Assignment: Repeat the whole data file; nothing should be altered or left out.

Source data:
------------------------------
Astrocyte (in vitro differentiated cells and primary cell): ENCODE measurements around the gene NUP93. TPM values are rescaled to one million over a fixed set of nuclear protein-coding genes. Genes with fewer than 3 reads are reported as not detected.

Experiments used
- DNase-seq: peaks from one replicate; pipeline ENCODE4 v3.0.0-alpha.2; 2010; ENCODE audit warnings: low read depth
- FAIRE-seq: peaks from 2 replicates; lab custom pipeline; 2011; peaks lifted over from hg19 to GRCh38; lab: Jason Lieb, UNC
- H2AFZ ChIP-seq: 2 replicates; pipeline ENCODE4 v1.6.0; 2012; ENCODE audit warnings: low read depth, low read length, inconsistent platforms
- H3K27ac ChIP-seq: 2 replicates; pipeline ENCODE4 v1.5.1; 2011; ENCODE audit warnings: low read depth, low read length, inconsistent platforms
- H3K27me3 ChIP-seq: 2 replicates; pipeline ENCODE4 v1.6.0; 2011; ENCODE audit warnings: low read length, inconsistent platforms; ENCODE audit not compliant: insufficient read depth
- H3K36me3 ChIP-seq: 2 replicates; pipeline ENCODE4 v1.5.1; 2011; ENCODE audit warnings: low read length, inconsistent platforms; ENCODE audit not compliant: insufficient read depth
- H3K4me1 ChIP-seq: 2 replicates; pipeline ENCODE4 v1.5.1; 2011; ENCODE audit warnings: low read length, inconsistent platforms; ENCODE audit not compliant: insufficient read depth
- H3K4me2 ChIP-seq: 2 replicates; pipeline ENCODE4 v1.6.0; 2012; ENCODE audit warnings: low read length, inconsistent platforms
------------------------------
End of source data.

Astrocyte (in vitro differentiated cells and primary cell): ENCODE measurements around the gene NUP93. TPM values are rescaled to one million over a fixed set of nuclear protein-coding genes. Genes with fewer than 3 reads are reported as not detected.

Experiments used
- DNase-seq: peaks from one replicate; pipeline ENCODE4 v3.0.0-alpha.2; 2010; ENCODE audit warnings: low read depth
- FAIRE-seq: peaks from 2 replicates; lab custom pipeline; 2011; peaks lifted over from hg19 to GRCh38; lab: Jason Lieb, UNC
- H2AFZ ChIP-seq: 2 replicates; pipeline ENCODE4 v1.6.0; 2012; ENCODE audit warnings: low read depth, low read length, inconsistent platforms
- H3K27ac ChIP-seq: 2 replicates; pipeline ENCODE4 v1.5.1; 2011; ENCODE audit warnings: low read depth, low read length, inconsistent platforms
- H3K27me3 ChIP-seq: 2 replicates; pipeline ENCODE4 v1.6.0; 2011; ENCODE audit warnings: low read length, inconsistent platforms; ENCODE audit not compliant: insufficient read depth
- H3K36me3 ChIP-seq: 2 replicates; pipeline ENCODE4 v1.5.1; 2011; ENCODE audit warnings: low read length, inconsistent platforms; ENCODE audit not compliant: insufficient read depth
- H3K4me1 ChIP-seq: 2 replicates; pipeline ENCODE4 v1.5.1; 2011; ENCODE audit warnings: low read length, inconsistent platforms; ENCODE audit not compliant: insufficient read depth
- H3K4me2 ChIP-seq: 2 replicates; pipeline ENCODE4 v1.6.0; 2012; ENCODE audit warnings: low read length, inconsistent platforms